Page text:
“The Importance of Evidence-Informed Policy Making for the SDGs”: my keynote address to the Conference of the International Network of Government Science Advice. Tokyo, Tuesday 6 November 2018

Tokyo INGSA 6 Nov 2018

In an age of “fake news” and “alternative facts”, we see populist governments ignoring science and evidence as inconvenient truths. In this speech in Tokyo, I spoke of the challenges of achieving the SDGs and why it is important to draw on all available knowledge and expertise to drive progress on implementation. Here is the text:

Rt Hon Helen Clark

“The Importance of Evidence-Informed Policy Making for the SDGs”

Keynote Speech at Conference of International Network for Government Science Advice (INGSA)

Tokyo, 9 am, Tuesday 6 November 2018.

 Let me begin by thanking INGSA for the invitation to address this year’s conference with its theme of “Science Advice for a Changing World”.

 Your programme is of interest to me for two reasons: for

  1. the focus it places on the 2030 Agenda for Sustainable Development and the Sustainable Development Goals (SDGs), and for
  2. its overall promotion of the importance of evidence-informed policy-making.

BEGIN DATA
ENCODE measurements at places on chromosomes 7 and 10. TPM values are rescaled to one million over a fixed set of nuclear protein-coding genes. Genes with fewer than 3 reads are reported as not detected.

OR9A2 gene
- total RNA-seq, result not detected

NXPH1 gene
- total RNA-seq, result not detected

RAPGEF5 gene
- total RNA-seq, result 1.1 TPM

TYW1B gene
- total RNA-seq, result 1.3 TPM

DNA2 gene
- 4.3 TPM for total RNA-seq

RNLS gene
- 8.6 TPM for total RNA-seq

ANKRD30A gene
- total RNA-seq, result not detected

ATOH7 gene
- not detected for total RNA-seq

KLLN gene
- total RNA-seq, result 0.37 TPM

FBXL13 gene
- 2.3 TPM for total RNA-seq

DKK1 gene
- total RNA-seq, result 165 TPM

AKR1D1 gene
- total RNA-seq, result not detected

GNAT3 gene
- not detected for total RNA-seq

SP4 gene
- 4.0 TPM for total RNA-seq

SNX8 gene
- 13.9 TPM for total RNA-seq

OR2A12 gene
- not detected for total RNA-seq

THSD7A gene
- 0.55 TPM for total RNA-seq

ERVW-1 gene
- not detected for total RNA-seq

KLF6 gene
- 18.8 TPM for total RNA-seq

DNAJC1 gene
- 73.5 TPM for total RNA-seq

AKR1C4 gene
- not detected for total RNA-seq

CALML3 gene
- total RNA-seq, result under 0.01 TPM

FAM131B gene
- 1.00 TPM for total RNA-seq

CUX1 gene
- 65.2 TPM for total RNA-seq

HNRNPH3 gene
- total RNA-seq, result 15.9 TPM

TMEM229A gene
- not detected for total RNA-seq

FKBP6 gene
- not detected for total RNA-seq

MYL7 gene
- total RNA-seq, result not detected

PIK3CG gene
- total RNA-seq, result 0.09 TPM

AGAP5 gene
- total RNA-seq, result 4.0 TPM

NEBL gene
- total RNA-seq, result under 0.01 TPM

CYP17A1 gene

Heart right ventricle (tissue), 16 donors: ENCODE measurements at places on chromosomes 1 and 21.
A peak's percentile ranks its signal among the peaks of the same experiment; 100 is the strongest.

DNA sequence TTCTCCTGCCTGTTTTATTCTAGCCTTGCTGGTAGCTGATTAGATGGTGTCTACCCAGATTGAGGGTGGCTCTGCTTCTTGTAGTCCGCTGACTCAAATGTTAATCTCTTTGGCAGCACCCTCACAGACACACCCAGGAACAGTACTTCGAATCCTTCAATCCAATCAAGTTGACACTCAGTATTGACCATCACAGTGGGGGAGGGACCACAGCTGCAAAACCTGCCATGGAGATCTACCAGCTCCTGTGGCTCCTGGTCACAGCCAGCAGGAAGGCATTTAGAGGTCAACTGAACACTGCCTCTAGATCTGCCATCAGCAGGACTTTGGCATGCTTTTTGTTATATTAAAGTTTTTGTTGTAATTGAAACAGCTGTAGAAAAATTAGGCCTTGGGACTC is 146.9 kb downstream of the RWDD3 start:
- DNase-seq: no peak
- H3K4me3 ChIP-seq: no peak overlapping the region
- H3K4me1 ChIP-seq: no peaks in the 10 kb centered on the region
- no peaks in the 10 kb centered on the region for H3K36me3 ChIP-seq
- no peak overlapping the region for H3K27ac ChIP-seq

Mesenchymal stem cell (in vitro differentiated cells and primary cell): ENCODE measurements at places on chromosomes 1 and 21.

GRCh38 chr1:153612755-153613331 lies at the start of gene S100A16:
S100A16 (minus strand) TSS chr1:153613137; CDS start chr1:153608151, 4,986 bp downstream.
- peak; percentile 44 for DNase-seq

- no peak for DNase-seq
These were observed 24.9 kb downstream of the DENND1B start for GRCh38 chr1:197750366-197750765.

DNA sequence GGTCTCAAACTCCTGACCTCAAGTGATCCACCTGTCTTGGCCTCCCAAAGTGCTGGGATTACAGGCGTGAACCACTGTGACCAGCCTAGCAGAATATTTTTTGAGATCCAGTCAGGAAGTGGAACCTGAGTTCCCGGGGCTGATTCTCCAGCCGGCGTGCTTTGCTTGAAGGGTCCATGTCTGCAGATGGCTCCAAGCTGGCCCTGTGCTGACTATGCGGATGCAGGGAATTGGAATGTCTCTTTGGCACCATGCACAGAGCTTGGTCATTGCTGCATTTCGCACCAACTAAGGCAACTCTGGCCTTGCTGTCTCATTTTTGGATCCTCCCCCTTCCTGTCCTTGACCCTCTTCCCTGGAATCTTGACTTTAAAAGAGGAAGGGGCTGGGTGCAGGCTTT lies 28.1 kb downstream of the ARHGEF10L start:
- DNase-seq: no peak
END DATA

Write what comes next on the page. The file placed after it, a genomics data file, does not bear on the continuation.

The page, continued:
As one who has occupied senior leadership positions for many years in first, domestic politics, and then at the United Nations Development Programme, I have depended on and greatly valued expert and free and frank advice. To embark on decision-making without that input is a risky endeavour.

 Agenda 2030 and the SDGs constitute an ambitious agenda, which, if implemented in full would transform the prospects of the world’s peoples and ecosystems.

 Achieving that, however, is a huge challenge. Many barriers stand in the way of success, not least:

  • Entrenched poverty and hunger. The number of hungry people worldwide has risen for the past three years, and now stands at 821 million – or one in every nine human beings. Yet the 2030 Agenda aims to eradicate hunger by 2030. That can’t possibly be achieved with the trend going in the wrong direction. Bold action will be needed to reverse that trend.
  • The failure of economies to generate sufficient employment and livelihoods for fast growing populations. While the level of global unemployment has stabilised at around 5.6 per cent, vulnerable employment is on the rise and the rate of reduction of working poverty has slowed. Considerable uncertainty exists around what the age of artificial intelligence will mean for employment prospects. We are a very long way from achieving SDG 8 which aspires to full and productive employment and decent work for all by 2030.
  • Poverty of opportunity, along with conflict and insecurity, will continue to drive informal migration, which in turn leads for many to exploitation and for others to death and injury where dangerous passage is involved. SDG 10 calls for the facilitation of orderly, safe, regular and responsible migration and mobility of people through planned and well managed migration policies. Moral panic in a number of destination countries, however, currently stands in the way of that.